Christopher Jones


Microarray::File::Data::Quantarray - A Perl module for managing Perkin Elmer 'Scanarray' microarray files


        use Microarray::File::Data::Quantarray;

        my $data_file = quantarray_file->new("/file.csv");
        my $ch1_image = quantarray_image->new("/image1.tif");


Microarray::File::Data::Quantarray is an object-oriented Perl module for managing microarray files created by Perkin Elmer's 'Scanarray' software. It inherits from Microarray::File, and maps data fields in a Scanarray data file to those used by Microarray::File::Data, as well as extracting header information from image files. The data file and image file headers that are created by Scanarray are richly annotated with a lot of useful information about your scans, allowing automated file handling that is impossible with other formats.


quantarray_file methods

In case you didn't guess - where a method exists for "channel1" in the following methods, there is an equivalent method for "channel2".

General methods - typically retrieving information from the header


Measured in micrometers.


i.e. Cyanine 3, or Cyanine 5. This comes from Scanarray's fluorochrome list, and represents whatever fluor you chose in the scan set up.


The full path of the image file when saved by Scanarray.


The full path of the GAL file, when/if imported by Scanarray during data extraction.


No idea where this comes from. But its there in the data file.

array_columns, array_rows

Number of columns and rows of blocks on the array

spot_columns, spot_rows

Number of columns and rows of spots in each block

And other methods that don't need any explanation;

channel1_pmt, channel1_laser

Spot methods

Pass the data row index to these methods to return information for a particular spot. The first row of data is index 0.

block_row, block_col, spot_row, spot_col, spot_index

There is no 'block number' field in Scanarray files, so all coordinates are at row/column level.

feature_id, synonym_id

The 'Name' and 'ID' columns respectively.

x_pos, y_pos

Spot centre location in pixels, from the top-left of the image.


You'd better look this one up... but its something like how far away the spot centre is, compared to where it was expected to be.


The flag associated with the spot.

ch1_median_f, ch1_mean_f, ch1_sd_f

Median, mean and SD values for the fluorescence measurements of spot pixels.

ch1_median_b, ch1_mean_b, ch1_sd_b

Median, mean and SD values for the fluorescence measurements of background pixels.

ch1_b1sd, channel1_quality, channel1_sat

The percent of spot pixels 1 SD above background, percent of spot pixels 2 SD above background, and percent of spot pixels that are saturated.


Scanarray calculates signal to noise ratio as the median signal/background SD.

quantarray_image methods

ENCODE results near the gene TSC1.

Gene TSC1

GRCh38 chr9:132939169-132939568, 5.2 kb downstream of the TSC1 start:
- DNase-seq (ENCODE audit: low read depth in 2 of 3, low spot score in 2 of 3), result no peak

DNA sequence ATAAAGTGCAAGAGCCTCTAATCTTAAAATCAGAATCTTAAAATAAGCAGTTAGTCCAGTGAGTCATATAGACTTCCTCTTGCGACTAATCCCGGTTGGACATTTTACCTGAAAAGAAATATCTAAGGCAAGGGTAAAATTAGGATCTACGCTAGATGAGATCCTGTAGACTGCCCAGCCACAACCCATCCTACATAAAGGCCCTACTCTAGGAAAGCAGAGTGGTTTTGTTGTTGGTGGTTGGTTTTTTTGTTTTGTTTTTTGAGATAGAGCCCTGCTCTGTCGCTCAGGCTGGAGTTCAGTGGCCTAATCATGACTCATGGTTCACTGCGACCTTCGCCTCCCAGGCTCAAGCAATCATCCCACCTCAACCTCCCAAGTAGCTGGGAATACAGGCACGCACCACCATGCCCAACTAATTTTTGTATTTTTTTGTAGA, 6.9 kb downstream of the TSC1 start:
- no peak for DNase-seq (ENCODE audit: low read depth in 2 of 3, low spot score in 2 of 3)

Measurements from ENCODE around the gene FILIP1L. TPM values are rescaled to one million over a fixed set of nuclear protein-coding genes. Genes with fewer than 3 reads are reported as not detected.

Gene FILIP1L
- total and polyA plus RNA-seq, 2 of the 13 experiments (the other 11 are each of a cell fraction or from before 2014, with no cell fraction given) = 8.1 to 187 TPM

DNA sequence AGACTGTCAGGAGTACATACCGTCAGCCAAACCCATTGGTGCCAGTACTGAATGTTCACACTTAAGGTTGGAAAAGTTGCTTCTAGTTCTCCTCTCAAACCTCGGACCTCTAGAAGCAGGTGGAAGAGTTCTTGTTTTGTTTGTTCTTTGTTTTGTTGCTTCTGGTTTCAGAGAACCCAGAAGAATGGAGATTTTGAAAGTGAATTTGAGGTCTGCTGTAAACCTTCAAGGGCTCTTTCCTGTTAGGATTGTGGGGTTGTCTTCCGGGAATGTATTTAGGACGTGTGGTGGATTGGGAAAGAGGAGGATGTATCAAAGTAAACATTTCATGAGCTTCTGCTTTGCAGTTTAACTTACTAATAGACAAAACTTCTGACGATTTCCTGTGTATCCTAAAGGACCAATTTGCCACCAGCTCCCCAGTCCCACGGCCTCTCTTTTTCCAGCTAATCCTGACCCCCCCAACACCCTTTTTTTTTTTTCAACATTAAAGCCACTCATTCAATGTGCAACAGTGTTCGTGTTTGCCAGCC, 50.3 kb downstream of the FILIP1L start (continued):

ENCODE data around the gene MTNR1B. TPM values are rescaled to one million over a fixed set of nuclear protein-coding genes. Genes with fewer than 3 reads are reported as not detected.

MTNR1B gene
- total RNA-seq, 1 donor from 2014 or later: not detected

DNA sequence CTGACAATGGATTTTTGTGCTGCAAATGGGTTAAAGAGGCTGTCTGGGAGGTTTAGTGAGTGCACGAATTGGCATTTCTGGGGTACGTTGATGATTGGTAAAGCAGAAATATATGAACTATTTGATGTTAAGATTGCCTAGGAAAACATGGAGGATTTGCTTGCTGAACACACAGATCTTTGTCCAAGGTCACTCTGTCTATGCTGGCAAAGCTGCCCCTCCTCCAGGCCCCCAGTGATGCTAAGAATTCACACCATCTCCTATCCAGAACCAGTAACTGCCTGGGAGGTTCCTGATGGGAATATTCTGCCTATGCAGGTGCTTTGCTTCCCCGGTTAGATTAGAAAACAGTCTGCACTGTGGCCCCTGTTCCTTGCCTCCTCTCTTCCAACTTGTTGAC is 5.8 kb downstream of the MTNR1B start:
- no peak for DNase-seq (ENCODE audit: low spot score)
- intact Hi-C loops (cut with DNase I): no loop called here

Returns the barcode, if there is only one, or if there is one at each end of the array and they are identical. Otherwise, if there are two barcodes that are different it will die with an error.


Returns the lower barcode


Returns the upper barcode

protocol_name, protocol_id, protocol_description

These methods return details of the Scanarray protocol used to scan and extract array data


Pixel size in microns

fluor_name, fluor_id, fluor_colour_name, fluor_description, fluor_excitation, fluor_emission

These methods return details of the fluorochrome specified in the scan protocol and visualised in this image. Not necessarily the fluorochrome used in the experiment!

laser_id, filter_id

The Scanarray IDs of the filter and laser used in the scan

pmt_gain, laser_power

Percentage values specified in the scan protocol


User comment can contain the slide barcode

Setting a new barcode

You can change the value of a barcode in the header information. You can't overwrite the original file, but you can write these header changes to a new image file. This is achieved using the Image::ExifTool module.

        my $success = $image->set_new_barcode('new barcode','/new_file.tif');

The returned values are; 1=write success, 2=write success no changes, 0=write error. If you need to change any other values, you can do by manipulating the embedded Image::ExifTool object.

        my $exiftool = $image->get_exiftool_object;


This distribution does not include a data file for testing purposes, since the one used for the test is very large. If you would like to run the full test you can download the file at


Microarray, Microarray::File, Microarray::File::Data, Image::ExifTool


Christopher Jones, Gynaecological Cancer Research Laboratories, Institute for Women's Health, University College London.


Copyright 2008 by Christopher Jones, University College London

This library is free software; you can redistribute it and/or modify it under the same terms as Perl itself.